Electric is hot! Even in a dull economy with sluggish airplane sales, the spark of electric power is crackling with life. Numerous projects have been announced and organizations like EAA are making way for electric airplanes to showcase themselves at big shows like AirVenture. *** Now, from an Italian manufacturer comes the work of world champion hang glider pilot, Manfred Ruhmer, and his Icaro 2000 electric weight-shift trike. *** OK, you may be a pilot who wants structure around yourself and perhaps a glass cockpit with autopilot or the maximum speed permissible. But check out the video below. To me, it looks like a dream… very low noise (except for a whir from the prop blades — blades that fold back when you cut power); easy, one-handed flying; a low cost way to see the countryside on a pretty day. The video showed the electric-powered trike being flown by an expert but I can imagine the fun I could have with this.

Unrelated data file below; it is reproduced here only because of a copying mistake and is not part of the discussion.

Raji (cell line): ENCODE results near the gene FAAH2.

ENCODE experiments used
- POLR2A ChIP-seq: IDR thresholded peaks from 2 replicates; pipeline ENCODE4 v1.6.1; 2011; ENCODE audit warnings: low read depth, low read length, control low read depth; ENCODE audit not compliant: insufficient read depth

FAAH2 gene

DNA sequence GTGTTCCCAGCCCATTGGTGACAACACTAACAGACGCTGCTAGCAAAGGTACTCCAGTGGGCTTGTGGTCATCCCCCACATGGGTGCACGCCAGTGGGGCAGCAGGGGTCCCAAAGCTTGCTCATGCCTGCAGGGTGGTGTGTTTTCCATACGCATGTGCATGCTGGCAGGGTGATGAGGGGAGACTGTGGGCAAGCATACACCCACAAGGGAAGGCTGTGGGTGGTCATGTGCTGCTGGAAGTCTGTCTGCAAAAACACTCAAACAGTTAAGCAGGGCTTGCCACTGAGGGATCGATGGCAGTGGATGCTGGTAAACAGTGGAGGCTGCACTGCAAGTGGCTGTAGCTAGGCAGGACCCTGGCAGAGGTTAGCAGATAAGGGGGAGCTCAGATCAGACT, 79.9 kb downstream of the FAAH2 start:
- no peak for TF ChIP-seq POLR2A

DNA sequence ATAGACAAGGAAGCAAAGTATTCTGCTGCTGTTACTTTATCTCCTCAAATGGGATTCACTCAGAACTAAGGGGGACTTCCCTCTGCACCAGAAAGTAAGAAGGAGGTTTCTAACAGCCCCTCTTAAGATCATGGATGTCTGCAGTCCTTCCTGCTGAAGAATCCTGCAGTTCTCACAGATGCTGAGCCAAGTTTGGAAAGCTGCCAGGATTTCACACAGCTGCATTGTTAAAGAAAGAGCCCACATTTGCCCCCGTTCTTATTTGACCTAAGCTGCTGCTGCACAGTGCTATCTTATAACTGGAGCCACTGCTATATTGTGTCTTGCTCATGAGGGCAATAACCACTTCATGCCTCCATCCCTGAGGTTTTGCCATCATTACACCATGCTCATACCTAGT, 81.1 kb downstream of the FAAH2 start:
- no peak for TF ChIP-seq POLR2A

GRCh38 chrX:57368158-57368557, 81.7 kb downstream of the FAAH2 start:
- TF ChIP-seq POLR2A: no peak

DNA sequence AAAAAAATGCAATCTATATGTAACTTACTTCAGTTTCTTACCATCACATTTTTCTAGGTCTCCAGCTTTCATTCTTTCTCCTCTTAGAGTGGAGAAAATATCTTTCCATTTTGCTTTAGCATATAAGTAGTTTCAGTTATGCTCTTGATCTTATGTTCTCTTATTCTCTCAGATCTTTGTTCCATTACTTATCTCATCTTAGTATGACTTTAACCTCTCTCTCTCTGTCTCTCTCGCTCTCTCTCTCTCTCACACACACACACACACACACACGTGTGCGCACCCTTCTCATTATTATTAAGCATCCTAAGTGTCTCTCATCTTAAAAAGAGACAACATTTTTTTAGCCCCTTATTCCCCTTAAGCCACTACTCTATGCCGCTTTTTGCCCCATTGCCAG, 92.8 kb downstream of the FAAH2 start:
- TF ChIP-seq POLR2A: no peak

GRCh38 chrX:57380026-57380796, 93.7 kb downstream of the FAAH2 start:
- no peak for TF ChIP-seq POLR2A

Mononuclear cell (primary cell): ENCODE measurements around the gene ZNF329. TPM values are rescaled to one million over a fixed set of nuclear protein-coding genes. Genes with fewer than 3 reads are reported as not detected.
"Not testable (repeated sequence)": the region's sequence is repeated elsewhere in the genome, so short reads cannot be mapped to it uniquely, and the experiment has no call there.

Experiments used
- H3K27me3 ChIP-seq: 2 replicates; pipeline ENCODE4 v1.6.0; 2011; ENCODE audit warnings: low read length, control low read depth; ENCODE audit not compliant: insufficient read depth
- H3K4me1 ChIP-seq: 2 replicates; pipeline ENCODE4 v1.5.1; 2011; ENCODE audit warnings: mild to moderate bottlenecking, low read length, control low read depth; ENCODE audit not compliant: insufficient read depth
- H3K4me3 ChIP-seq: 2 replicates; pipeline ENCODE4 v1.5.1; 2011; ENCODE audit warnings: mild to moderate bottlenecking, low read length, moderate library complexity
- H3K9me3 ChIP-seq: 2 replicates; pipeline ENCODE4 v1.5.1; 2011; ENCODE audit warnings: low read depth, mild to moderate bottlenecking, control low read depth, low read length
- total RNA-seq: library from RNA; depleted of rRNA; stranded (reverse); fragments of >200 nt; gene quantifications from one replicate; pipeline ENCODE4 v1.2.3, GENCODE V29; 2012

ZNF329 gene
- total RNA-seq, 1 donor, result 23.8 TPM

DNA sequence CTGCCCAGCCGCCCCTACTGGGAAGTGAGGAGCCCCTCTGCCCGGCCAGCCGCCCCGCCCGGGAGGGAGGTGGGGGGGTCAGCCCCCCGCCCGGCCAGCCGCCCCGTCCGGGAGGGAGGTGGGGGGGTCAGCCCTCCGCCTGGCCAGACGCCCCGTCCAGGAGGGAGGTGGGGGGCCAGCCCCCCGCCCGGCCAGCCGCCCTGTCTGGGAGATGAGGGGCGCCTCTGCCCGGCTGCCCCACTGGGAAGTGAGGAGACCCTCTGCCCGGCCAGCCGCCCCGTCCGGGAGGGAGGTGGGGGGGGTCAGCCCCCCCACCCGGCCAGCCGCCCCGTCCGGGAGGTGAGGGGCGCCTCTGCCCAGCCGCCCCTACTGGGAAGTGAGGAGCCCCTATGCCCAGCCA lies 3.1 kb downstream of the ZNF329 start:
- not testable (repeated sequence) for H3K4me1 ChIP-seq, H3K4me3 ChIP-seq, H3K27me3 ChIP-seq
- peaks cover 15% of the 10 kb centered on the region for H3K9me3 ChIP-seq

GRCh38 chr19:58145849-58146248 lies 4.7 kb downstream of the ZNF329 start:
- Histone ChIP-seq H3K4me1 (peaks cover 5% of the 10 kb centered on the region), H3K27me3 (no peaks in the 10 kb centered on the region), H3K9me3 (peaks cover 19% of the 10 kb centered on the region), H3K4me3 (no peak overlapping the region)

John K. Moody is widely acclaimed as the “Father of Ultralights,” and he makes effective use of that unique title to publicize his new millennium act featuring his last millennium ultralight.
Is Moody really the father of ultralights or the first to fly one? Several other enthusiasts were experimenting with power units for various kinds of hang gliders in the mid-1970s when Moody started. His distinction was that he was the first person to foot-launch and climb from flat terrain without benefit of wind or a slope.
I saw Moody fly in the summer of 1975 when he performed before about 250 hang glider pilots in a contest on the sand dunes near Frankfort, perched on the eastern shore of Lake Michigan. He began this risky behavior on March 15, 1975, above a frozen lake southwest of Milwaukee, at age 32.
Into almost still winds at the end of a day of hang-gliding competition, Moody ran his heart out and coaxed his Icarus II biwing hang glider off the beach with a 10-hp West Bend engine giving him some push.